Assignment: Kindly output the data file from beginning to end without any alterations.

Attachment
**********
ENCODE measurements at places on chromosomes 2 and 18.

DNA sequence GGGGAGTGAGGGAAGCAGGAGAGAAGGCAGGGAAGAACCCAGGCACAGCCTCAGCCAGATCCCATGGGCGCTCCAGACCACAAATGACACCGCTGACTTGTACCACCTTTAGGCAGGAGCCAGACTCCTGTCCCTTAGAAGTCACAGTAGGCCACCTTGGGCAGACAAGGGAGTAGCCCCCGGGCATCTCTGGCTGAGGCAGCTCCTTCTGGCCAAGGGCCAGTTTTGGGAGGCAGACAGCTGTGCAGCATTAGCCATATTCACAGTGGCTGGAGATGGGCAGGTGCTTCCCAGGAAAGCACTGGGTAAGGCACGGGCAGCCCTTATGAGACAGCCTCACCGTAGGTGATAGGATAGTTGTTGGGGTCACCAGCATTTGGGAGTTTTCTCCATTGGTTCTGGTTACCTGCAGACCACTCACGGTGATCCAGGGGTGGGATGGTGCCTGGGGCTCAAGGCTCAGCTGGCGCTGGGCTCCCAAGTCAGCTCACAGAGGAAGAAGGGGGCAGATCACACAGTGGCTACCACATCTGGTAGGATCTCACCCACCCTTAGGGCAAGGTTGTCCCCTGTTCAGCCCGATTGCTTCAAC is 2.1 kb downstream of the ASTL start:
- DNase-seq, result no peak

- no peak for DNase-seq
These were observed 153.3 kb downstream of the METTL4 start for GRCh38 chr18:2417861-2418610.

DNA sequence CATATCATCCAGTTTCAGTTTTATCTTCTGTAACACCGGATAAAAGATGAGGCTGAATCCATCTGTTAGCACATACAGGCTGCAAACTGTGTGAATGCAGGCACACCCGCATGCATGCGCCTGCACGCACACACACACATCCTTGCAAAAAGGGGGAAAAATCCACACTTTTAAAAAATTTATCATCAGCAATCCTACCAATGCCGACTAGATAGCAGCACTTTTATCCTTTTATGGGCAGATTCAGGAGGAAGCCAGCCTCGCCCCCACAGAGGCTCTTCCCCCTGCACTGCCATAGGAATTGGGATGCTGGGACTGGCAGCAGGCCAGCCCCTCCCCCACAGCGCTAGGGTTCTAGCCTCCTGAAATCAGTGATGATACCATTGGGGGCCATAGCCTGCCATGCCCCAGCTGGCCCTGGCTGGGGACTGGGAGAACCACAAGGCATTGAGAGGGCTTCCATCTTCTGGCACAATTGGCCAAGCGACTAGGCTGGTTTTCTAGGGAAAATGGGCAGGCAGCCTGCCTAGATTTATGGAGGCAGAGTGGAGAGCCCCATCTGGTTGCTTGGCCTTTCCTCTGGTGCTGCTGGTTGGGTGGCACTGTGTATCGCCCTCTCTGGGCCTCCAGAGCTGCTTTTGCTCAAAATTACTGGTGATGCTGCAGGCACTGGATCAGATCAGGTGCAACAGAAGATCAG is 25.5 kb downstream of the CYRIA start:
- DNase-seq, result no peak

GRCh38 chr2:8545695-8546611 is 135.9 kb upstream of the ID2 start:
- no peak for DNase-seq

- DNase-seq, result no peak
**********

ENCODE measurements at places on chromosomes 2 and 18.

DNA sequence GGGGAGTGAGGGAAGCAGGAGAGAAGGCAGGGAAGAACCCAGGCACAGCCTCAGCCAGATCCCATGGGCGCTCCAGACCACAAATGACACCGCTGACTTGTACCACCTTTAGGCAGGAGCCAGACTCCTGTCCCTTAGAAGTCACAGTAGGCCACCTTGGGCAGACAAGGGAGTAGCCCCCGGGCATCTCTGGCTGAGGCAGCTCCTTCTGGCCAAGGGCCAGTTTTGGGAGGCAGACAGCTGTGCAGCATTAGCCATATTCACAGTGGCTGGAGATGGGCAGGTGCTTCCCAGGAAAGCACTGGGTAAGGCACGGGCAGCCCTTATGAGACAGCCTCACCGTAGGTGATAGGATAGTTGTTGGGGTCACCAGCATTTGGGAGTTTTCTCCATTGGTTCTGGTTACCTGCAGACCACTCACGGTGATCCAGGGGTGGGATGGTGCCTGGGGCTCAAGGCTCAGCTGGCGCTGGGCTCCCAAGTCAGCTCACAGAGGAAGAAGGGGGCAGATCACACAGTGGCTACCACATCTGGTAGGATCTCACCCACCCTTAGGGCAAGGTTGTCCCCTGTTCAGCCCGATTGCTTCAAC is 2.1 kb downstream of the ASTL start:
- DNase-seq, result no peak

- no peak for DNase-seq
These were observed 153.3 kb downstream of the METTL4 start for GRCh38 chr18:2417861-2418610.

DNA sequence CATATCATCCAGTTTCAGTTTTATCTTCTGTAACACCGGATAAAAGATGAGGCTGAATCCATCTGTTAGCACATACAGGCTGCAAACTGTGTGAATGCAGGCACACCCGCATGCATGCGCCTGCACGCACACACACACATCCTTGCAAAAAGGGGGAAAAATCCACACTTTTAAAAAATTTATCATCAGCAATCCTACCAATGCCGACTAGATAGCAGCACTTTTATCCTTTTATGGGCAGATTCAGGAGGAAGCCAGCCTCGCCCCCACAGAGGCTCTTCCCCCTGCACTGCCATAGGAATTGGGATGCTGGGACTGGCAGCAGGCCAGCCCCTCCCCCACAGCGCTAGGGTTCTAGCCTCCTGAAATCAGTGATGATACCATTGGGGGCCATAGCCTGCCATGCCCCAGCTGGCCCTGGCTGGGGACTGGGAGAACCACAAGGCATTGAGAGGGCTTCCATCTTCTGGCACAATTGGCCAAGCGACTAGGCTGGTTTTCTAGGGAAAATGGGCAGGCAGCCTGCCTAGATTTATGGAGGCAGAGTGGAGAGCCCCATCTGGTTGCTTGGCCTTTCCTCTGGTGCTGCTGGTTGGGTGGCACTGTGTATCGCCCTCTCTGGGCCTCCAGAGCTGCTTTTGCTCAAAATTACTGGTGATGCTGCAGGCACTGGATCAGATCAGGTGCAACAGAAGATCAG is 25.5 kb downstream of the CYRIA start:
- DNase-seq, result no peak

GRCh38 chr2:8545695-8546611 is 135.9 kb upstream of the ID2 start:
- no peak for DNase-seq

- DNase-seq, result no peak